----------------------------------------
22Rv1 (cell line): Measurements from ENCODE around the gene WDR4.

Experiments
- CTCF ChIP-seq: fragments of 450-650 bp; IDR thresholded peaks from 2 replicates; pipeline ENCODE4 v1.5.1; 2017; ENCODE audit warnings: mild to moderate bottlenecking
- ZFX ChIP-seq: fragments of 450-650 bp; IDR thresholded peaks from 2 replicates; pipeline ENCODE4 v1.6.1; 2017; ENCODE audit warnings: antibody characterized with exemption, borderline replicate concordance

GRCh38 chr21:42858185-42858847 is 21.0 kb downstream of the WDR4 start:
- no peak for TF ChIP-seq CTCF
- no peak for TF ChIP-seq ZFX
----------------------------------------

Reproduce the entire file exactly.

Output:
22Rv1 (cell line): Measurements from ENCODE around the gene WDR4.

Experiments
- CTCF ChIP-seq: fragments of 450-650 bp; IDR thresholded peaks from 2 replicates; pipeline ENCODE4 v1.5.1; 2017; ENCODE audit warnings: mild to moderate bottlenecking
- ZFX ChIP-seq: fragments of 450-650 bp; IDR thresholded peaks from 2 replicates; pipeline ENCODE4 v1.6.1; 2017; ENCODE audit warnings: antibody characterized with exemption, borderline replicate concordance

GRCh38 chr21:42858185-42858847 is 21.0 kb downstream of the WDR4 start:
- no peak for TF ChIP-seq CTCF
- no peak for TF ChIP-seq ZFX